Wednesday, May 12, 2010

Understanding English Bible Translation: The Case for an Essentially Literal Approach - Leland Ryken

The other side of the argument

Understanding English Bible Translation: The Case for an Essentially Literal Approach
Author: Leland Ryken
Publisher: Crossway (
Pages: 205

A line of reasoning from Proverbs highlights the importance of Understanding English Bible Translation by Leland Ryken: “The one who states his case first seems right, until the other comes and examines him” (Proverbs 18:17 ESV). After reading the Essential Guide to Bible Versions (2000) by Philip W. Comfort, I was persuaded about the merits of the translation method known as dynamic equivalence or functional equivalence. Eugene Nida defines this as “the reproduction in a receptor language [i.e. English] of the closest national equivalent of the source language [i.e. Hebrew or Greek] message, first in terms of meaning, and second in terms of style (italics added).”

The difference between dynamic equivalence and the essentially literal philosophy advocated by Ryken is the former seeks to translate “meaning” while the latter is concerned with translating “into something that corresponds to or is identical with the words of the original (subject of course to the changes required by translation from one language into another.)” Whereas the former finds meaning in phrases (thought-for-thought translation), the latter is concerned with preserving the meaning found in the actual words (word-for-word translation).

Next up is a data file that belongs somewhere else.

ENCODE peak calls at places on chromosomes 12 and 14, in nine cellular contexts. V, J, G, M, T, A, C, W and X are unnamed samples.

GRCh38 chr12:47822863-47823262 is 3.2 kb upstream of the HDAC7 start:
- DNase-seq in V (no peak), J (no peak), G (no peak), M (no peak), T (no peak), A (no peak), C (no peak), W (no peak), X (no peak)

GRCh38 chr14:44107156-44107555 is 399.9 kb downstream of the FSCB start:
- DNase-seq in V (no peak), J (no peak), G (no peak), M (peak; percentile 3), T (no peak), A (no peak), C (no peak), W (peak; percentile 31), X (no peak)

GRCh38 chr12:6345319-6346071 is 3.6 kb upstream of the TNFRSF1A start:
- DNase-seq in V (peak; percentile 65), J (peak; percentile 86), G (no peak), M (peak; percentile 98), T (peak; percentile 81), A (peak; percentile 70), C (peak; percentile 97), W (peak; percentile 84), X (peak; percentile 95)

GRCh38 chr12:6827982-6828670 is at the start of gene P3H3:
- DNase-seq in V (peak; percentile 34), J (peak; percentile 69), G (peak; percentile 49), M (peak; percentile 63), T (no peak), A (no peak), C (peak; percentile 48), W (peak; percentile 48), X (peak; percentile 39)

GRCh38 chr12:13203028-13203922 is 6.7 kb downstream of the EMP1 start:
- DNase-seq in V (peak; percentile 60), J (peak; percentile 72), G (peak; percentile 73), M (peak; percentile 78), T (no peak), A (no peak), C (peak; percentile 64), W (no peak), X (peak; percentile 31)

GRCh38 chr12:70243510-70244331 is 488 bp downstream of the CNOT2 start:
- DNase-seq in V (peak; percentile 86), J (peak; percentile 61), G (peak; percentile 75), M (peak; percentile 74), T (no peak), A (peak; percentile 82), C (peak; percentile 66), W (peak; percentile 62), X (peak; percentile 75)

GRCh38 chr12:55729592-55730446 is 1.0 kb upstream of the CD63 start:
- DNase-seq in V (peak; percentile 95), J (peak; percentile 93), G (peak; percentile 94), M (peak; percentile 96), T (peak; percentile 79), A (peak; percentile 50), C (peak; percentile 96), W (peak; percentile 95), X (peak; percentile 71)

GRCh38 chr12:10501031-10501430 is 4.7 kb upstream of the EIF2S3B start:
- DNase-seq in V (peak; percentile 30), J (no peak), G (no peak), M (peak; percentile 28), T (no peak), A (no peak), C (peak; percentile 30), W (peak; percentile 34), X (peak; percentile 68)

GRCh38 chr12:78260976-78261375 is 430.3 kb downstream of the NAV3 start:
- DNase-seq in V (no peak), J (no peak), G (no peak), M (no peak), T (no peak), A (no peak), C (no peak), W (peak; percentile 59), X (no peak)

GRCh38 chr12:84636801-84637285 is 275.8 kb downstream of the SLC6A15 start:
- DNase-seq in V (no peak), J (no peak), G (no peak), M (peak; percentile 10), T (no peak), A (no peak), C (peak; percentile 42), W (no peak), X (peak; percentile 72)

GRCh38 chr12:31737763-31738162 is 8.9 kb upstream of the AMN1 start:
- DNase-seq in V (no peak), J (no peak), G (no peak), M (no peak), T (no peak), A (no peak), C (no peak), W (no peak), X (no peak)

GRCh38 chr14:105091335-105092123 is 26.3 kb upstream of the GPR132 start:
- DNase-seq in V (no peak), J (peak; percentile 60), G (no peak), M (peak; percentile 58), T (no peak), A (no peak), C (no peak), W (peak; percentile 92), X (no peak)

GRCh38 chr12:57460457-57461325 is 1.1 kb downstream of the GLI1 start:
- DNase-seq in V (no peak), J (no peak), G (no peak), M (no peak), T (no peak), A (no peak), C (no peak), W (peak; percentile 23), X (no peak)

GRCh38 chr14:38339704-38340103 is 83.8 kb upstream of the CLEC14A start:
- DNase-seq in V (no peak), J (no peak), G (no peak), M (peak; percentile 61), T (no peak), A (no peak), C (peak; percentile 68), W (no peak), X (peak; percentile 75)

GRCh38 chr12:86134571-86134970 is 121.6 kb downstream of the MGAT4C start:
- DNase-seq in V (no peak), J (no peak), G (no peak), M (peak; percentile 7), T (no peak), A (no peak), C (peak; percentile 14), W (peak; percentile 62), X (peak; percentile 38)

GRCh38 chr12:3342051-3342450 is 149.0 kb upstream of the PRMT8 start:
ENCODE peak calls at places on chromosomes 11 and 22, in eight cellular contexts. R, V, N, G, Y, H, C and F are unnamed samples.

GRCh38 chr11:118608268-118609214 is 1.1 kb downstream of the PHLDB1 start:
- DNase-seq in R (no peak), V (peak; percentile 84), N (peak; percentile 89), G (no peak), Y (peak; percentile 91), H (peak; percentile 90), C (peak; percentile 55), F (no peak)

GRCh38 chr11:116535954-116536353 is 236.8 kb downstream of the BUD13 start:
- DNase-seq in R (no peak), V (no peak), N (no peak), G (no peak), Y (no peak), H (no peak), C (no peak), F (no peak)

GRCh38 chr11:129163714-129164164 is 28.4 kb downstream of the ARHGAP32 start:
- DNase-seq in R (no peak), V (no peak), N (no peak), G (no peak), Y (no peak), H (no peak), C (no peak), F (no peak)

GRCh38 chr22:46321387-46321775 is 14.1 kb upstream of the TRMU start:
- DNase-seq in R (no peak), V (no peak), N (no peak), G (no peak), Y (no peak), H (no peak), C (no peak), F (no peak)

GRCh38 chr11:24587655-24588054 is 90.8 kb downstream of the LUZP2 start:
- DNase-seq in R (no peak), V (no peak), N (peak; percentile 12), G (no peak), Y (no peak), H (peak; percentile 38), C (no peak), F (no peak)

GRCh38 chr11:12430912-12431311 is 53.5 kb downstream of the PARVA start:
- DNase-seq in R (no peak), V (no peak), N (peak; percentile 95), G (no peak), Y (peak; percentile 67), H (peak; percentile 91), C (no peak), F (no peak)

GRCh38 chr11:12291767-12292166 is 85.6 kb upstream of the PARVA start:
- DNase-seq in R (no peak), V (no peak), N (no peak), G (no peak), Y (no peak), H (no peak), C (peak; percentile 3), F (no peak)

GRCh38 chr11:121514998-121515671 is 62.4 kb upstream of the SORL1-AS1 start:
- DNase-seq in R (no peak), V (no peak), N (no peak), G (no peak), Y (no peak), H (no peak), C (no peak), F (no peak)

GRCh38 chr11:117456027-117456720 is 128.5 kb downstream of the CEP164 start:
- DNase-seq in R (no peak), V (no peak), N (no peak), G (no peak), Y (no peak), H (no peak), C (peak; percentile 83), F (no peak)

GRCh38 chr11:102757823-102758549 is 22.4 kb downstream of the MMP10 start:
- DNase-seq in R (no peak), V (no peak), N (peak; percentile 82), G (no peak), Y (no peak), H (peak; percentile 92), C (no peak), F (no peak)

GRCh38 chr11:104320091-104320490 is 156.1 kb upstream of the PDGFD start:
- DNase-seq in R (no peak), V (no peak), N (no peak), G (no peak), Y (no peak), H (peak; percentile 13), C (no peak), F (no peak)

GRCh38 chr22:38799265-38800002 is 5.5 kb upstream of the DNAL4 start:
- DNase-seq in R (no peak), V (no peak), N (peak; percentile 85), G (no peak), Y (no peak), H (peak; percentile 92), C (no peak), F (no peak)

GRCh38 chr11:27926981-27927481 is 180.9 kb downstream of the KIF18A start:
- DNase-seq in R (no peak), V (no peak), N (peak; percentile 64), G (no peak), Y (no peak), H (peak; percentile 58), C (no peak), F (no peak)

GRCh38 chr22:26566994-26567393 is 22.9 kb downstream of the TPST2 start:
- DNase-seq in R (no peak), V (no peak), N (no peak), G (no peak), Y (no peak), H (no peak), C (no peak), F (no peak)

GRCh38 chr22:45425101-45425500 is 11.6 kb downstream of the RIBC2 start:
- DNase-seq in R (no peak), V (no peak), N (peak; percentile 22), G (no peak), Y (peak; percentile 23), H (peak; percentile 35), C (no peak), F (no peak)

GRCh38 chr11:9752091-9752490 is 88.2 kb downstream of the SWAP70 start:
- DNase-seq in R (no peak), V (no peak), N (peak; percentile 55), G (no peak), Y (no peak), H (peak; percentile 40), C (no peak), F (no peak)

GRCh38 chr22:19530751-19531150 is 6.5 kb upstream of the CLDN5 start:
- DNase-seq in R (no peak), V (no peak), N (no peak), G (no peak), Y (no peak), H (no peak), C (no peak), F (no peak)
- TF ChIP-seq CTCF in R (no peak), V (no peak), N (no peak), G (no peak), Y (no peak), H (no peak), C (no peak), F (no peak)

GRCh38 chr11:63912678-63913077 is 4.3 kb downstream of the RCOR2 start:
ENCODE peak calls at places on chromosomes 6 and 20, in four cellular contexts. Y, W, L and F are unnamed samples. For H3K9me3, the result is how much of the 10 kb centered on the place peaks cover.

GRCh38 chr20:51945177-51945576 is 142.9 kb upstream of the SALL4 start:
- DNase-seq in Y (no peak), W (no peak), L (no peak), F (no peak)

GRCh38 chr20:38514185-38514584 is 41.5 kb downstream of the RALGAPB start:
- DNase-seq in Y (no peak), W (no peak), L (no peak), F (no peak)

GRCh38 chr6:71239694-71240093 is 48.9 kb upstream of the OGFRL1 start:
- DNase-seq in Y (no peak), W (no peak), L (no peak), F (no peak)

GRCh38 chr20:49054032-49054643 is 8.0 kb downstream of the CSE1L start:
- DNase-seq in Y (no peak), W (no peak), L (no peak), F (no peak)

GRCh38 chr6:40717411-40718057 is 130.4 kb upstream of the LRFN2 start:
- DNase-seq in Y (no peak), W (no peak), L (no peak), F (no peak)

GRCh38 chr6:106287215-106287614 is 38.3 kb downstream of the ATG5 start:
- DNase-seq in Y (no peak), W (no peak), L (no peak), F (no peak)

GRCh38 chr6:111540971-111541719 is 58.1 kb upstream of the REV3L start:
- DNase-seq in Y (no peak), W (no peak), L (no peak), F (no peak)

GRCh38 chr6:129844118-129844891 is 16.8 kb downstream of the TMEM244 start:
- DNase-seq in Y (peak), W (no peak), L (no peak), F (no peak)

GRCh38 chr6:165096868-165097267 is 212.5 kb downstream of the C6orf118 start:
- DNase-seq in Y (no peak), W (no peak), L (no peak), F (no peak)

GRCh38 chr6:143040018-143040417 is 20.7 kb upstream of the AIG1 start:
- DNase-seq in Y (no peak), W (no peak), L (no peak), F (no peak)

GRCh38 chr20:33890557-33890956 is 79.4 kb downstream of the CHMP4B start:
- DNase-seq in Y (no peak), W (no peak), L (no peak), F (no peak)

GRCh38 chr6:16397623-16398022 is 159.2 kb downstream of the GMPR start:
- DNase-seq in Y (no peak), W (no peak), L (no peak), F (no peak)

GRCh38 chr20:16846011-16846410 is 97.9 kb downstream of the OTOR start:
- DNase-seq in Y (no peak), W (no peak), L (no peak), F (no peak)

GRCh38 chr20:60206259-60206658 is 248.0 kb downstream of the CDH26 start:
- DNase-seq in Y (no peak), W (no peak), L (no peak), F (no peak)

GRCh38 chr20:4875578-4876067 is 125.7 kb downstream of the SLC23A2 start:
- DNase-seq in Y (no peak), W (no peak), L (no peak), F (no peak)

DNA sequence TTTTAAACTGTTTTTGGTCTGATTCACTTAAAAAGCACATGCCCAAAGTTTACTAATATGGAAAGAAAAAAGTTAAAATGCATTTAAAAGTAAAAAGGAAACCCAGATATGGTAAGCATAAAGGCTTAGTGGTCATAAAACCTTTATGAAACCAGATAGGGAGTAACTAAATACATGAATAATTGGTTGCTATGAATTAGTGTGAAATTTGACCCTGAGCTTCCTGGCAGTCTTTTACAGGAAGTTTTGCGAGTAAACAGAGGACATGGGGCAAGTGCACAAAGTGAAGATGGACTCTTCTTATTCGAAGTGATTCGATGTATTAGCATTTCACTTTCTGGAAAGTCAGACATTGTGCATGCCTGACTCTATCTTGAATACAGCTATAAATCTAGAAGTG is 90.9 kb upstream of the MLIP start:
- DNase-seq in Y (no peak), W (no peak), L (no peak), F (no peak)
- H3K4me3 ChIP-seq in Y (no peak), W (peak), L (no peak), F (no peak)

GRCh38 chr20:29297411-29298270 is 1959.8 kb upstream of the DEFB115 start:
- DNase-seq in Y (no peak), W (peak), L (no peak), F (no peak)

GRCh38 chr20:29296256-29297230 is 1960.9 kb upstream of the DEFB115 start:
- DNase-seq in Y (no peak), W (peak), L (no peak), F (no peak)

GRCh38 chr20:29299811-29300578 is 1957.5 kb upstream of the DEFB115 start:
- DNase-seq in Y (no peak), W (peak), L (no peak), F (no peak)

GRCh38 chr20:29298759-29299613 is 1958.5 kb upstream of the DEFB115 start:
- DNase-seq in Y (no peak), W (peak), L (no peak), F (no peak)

This may seem rather technical, but it marks a significant change in translation philosophy. As Ryken points out, “The mid-twentieth century saw a paradigm shift in the theory and practice of English Bible translation.” Prior to this, the publication of the King James Version, marked “the culmination of nearly a century of profuse Bible translation activity in England.” Not only did the KJV translators build upon previous work, they “strove to find an English equivalent for the actual words of the original Hebrew and Greek texts.”

Thankfully, the author does not assume a King-James only position, but he does extol it as one of the finest examples of an essentially literal translation. Though it is not the author’s primary intent, this is the best defense of the King James Bible that I have read.

The shift in theory from translating words to translating meaning is the foundation of many modern Bibles. What makes this book essential reading is that Ryken shows clearly and convincingly what is lost. It stems from what dynamic equivalent translators do, “consisting of such things as changing syntax and word order, adding exegesis and interpretive commentary to the text, simplifying the content of the original text, removing figurative language from sight, producing a colloquial style for the English Bible, and adapting the translation to the expectations of a target audience.”

Ryken does a masterful job of concisely going into detail. His arguments are scholarly but readable. He illustrates changes with specific examples.

He is also charitable to the point of recognizing common ground and recognizing that dynamic equivalent translations have value as commentaries.

This should be required reading for translators and all in Christian leadership. Anyone interested in this subject will profit from this volume. If those on the other side want to defend the thought-for-thought theory of translation, they must convincingly answer the issues raised here.

This has given me new respect for the King James Version and other essentially literal translations. I also see the limitations of translations based on functional equivalence. I welcome the opportunity to read further on this important and fascinating subject, remembering the importance of weighing both sides of an argument.

Resurrection Letters: Prologue - Andrew Peterson

Friday’s sorrow anticipates Sunday’s joy Resurrection Letters: Prologue Artist: Andrew Peterson Publisher: Andrew Peterson u...